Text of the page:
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Image from page 1346 of “Modern surgery, general and operative” (1919)

Image from page 1346 of “Modern surgery, general and operative” (1919)
Hemorrhoids
Identifier: modernsurgerygen1919daco
Title: Modern surgery, general and operative
Year: 1919 (1910s)
Authors: Da Costa, J. Chalmers (John Chalmers), 1863-1933
Subjects: Surgery, Operative
Publisher: Philadelphia : Saunders
Contributing Library: Columbia University Libraries
Digitizing Sponsor: Open Knowledge Commons

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Text Appearing Before Image:
rticles of food whichcause frequent movements of the bowels. If an individual sits a longtime on the seat of the closet or on the chamber the development of prolapseis favored. The condition comes on gradually and is at first painless. Forsome time it reduces itself spontaneously after defecation, but reduction be-comes more and more difficult. A common custom of sufferers is to push itby the fingers above the grasp of the sphincter. Sometimes, but seldom, itbecomes strangulated. A recent prolapse is pink, an older one is angry red;one which is tightly caught is purple; a strangulated one is deep purple and soonbecomes black from gangrene. If the prolapse be of the entire circumferenceit shows radial folds of mucous membrane. It frequently bleeds. Prolapse,be it large or small, tends to recur again and again, and eventually the mucousmembrane inflames, ulcerates, or sloughs. Prolapse of all the coats may ensue(see below). The condition is sometimes confused with hemorrhoids, but in ^^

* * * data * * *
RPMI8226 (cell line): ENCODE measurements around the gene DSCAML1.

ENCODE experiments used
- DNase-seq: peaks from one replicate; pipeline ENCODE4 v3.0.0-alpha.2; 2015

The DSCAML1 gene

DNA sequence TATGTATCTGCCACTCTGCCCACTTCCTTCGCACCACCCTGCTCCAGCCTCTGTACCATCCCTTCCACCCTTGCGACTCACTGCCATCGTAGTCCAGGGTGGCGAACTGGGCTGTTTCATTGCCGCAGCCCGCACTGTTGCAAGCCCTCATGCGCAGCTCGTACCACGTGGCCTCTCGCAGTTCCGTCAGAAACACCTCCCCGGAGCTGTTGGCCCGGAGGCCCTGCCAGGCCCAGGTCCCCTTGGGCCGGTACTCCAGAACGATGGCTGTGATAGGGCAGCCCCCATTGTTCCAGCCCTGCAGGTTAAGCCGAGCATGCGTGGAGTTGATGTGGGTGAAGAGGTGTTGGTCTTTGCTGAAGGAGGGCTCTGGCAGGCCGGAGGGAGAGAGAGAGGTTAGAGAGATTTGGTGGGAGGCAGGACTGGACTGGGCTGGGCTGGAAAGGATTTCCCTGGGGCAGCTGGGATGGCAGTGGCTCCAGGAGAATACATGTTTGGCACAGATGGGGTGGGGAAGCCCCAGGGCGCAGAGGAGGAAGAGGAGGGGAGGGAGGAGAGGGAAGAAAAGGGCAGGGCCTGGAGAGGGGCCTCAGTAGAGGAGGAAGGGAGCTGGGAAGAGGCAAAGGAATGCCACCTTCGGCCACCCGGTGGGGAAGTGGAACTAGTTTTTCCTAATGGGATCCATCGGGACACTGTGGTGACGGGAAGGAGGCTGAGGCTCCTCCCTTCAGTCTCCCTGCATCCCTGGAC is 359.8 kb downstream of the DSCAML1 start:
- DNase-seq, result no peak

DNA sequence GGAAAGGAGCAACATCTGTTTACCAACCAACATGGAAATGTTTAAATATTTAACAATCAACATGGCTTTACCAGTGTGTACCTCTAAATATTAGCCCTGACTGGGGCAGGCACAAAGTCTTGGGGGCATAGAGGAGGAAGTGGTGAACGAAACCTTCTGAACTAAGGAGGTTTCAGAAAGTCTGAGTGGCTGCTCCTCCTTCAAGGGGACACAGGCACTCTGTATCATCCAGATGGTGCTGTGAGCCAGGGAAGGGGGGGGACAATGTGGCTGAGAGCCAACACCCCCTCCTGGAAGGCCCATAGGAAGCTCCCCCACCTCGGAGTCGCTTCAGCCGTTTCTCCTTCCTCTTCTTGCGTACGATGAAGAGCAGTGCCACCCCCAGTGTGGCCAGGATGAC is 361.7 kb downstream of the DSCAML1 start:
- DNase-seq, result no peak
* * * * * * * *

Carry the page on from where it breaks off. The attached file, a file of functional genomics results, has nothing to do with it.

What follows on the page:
Text Appearing After Image:
Fig. 866.—Rectal prolapse. prolapse the protruding mass is circular and has a depression in the center,whereas hemorrhoids are distinct masses. Further, hemorrhoids are veryrare in children. Hemorrhoids often exist with prolapse of the mucous mem-brane and frequently cause it. In prolapse of the mucous membrane thereis no sulcus between the sphincter muscle and the anterior portion of the pro-trusion; in complete prolapse there is. Treatment.—Palliative treatment forbids straining at stool and amendsan improper diet. Phimosis must be corrected; stone in the bladder mustbe removed; stricture must be dilated; hemorrhoids and polypi are to beremoved. Give an enema of cold water just before going to stool in orderto hurry the emptying of the rectum. If prolapse occurs, the protrusionmust be bathed with cold water and restored. Constipation must be pre-vented (enemata of water or glycerin may be used), and after each movementseveral ounces of an infusion of white oak bark (i ounce of q

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